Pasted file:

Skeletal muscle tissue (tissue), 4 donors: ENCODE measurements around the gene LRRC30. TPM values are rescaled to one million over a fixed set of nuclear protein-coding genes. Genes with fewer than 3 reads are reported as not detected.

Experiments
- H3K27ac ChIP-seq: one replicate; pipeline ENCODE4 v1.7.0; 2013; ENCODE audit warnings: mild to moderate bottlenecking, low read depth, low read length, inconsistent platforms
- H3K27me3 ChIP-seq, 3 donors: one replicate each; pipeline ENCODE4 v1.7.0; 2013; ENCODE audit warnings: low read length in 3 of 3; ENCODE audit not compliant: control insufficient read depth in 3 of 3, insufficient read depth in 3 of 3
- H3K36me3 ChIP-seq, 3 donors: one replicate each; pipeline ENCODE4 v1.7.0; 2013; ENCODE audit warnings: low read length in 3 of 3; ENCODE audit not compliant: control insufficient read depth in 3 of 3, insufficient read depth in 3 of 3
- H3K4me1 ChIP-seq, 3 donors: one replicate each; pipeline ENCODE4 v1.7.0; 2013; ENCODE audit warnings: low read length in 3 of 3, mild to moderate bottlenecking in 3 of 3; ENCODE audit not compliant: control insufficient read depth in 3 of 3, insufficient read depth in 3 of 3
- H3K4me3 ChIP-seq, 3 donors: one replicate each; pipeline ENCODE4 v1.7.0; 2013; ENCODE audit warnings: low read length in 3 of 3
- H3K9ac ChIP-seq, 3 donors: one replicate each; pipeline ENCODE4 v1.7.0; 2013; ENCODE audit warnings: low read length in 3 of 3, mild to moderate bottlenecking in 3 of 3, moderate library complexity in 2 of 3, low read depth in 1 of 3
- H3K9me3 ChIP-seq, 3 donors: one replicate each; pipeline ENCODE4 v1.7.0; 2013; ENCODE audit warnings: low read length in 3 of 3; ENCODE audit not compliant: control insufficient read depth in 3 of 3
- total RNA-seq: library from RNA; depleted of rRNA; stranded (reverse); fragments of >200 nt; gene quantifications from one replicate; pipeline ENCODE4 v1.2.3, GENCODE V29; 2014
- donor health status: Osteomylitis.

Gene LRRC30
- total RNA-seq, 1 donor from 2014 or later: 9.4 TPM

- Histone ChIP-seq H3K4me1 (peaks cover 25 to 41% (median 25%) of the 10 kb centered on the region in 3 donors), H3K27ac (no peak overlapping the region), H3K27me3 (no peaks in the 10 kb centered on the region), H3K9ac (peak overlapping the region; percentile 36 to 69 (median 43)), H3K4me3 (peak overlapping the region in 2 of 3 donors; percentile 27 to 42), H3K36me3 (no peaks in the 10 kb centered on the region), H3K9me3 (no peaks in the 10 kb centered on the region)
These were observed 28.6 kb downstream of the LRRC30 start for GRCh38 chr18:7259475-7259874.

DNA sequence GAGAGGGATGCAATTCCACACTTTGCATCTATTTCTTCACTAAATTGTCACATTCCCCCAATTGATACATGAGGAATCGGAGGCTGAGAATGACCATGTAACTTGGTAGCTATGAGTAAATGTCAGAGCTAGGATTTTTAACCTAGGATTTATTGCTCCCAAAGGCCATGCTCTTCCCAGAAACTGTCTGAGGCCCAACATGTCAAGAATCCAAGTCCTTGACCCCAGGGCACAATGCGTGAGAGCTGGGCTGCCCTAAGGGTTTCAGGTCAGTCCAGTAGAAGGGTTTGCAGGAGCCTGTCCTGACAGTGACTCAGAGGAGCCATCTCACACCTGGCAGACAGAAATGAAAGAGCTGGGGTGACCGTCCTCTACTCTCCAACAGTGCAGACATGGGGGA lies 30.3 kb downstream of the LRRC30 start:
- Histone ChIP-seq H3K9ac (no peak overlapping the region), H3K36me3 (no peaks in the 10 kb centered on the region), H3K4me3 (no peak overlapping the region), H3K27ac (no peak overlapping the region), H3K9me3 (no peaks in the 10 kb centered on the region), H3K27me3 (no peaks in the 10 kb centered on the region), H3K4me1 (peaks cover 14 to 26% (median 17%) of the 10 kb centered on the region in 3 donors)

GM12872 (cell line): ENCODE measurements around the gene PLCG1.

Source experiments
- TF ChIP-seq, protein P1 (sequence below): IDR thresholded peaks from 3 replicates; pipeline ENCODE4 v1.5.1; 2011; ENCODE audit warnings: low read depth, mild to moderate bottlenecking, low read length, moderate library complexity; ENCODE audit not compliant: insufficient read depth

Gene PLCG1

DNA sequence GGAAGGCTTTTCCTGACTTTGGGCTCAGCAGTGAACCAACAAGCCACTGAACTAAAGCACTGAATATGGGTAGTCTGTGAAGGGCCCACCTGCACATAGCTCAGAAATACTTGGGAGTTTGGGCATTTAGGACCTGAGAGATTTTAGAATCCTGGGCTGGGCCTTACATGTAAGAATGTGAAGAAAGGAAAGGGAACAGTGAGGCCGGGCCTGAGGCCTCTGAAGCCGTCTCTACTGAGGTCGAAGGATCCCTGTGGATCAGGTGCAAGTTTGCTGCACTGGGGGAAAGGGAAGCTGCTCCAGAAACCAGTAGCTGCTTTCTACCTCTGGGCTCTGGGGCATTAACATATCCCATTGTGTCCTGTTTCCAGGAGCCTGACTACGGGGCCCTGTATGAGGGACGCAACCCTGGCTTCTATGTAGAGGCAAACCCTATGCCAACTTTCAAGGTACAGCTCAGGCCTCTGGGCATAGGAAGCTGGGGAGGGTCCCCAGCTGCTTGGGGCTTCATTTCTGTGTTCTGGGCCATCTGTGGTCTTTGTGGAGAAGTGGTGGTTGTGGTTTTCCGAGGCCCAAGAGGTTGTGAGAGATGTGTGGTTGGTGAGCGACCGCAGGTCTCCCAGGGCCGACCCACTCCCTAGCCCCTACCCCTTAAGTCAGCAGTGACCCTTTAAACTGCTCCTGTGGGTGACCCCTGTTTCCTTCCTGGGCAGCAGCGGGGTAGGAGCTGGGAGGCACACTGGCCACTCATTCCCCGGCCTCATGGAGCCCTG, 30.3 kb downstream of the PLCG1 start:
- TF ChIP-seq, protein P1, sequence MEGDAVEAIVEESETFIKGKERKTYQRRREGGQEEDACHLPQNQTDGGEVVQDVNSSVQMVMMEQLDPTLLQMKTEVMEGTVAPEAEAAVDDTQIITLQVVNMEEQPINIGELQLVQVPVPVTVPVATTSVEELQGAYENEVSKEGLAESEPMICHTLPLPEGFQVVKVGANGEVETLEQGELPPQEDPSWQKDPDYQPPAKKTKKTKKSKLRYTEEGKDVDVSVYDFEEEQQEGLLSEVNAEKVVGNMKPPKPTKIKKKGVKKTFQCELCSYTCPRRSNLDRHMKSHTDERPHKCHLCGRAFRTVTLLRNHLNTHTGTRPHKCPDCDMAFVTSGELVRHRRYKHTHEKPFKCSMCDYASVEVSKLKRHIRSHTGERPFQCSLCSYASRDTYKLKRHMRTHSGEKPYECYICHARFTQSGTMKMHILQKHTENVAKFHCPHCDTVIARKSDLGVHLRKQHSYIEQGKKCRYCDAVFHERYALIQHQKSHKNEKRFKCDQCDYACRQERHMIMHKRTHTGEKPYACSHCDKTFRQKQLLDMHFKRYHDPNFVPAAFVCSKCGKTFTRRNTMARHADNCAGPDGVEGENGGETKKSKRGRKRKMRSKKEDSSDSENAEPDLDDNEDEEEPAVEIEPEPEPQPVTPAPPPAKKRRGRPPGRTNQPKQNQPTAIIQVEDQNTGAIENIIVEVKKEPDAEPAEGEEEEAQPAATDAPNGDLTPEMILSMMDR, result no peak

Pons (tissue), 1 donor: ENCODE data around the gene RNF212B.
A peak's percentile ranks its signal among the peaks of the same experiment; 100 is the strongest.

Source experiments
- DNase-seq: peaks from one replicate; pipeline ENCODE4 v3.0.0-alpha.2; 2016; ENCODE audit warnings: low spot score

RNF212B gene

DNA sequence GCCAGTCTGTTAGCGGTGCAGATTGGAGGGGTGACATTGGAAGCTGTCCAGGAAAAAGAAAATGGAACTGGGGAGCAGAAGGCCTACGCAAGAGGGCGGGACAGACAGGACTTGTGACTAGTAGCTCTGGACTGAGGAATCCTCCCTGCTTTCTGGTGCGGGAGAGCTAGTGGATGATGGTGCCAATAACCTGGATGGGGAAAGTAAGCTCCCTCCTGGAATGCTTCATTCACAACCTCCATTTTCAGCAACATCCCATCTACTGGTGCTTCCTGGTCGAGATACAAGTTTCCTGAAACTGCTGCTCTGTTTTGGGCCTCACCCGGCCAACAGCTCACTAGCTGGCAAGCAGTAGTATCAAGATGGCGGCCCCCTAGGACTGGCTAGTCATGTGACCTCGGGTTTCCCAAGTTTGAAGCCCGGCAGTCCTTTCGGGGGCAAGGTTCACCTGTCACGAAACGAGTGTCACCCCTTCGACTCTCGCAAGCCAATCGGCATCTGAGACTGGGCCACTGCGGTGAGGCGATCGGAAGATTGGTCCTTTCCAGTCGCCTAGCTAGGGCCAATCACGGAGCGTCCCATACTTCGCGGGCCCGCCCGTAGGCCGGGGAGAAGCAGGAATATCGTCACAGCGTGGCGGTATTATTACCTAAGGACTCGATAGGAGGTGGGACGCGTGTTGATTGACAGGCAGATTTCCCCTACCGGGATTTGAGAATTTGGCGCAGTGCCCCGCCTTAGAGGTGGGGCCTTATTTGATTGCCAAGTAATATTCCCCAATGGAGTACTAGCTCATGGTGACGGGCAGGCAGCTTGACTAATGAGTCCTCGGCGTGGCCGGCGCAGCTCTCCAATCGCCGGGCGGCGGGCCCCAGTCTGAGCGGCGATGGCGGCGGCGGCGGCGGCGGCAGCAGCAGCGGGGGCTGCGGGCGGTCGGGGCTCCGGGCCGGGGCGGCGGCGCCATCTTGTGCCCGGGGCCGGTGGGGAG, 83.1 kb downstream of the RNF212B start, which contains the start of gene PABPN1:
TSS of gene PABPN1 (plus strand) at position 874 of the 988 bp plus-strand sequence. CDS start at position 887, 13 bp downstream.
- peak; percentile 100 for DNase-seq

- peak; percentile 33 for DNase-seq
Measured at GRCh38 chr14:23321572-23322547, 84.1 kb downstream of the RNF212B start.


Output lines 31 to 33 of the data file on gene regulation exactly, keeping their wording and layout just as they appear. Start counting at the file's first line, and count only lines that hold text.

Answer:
- peak; percentile 100 for DNase-seq

- peak; percentile 33 for DNase-seq
Measured at GRCh38 chr14:23321572-23322547, 84.1 kb downstream of the RNF212B start.